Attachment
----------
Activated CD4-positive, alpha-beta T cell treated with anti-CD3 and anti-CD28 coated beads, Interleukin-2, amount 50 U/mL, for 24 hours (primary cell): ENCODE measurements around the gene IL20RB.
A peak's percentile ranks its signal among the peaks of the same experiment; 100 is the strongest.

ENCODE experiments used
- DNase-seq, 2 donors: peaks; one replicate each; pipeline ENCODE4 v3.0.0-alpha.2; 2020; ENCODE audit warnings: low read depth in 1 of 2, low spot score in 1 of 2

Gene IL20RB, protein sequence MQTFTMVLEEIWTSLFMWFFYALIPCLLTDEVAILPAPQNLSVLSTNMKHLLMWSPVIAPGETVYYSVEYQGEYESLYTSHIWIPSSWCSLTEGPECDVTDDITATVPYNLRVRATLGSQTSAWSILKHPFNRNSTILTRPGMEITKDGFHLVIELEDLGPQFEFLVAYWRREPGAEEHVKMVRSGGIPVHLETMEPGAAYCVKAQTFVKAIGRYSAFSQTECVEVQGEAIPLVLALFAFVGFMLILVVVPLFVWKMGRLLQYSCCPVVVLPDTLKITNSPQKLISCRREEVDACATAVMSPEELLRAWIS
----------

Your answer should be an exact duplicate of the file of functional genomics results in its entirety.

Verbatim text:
Activated CD4-positive, alpha-beta T cell treated with anti-CD3 and anti-CD28 coated beads, Interleukin-2, amount 50 U/mL, for 24 hours (primary cell): ENCODE measurements around the gene IL20RB.
A peak's percentile ranks its signal among the peaks of the same experiment; 100 is the strongest.

ENCODE experiments used
- DNase-seq, 2 donors: peaks; one replicate each; pipeline ENCODE4 v3.0.0-alpha.2; 2020; ENCODE audit warnings: low read depth in 1 of 2, low spot score in 1 of 2

Gene IL20RB, protein sequence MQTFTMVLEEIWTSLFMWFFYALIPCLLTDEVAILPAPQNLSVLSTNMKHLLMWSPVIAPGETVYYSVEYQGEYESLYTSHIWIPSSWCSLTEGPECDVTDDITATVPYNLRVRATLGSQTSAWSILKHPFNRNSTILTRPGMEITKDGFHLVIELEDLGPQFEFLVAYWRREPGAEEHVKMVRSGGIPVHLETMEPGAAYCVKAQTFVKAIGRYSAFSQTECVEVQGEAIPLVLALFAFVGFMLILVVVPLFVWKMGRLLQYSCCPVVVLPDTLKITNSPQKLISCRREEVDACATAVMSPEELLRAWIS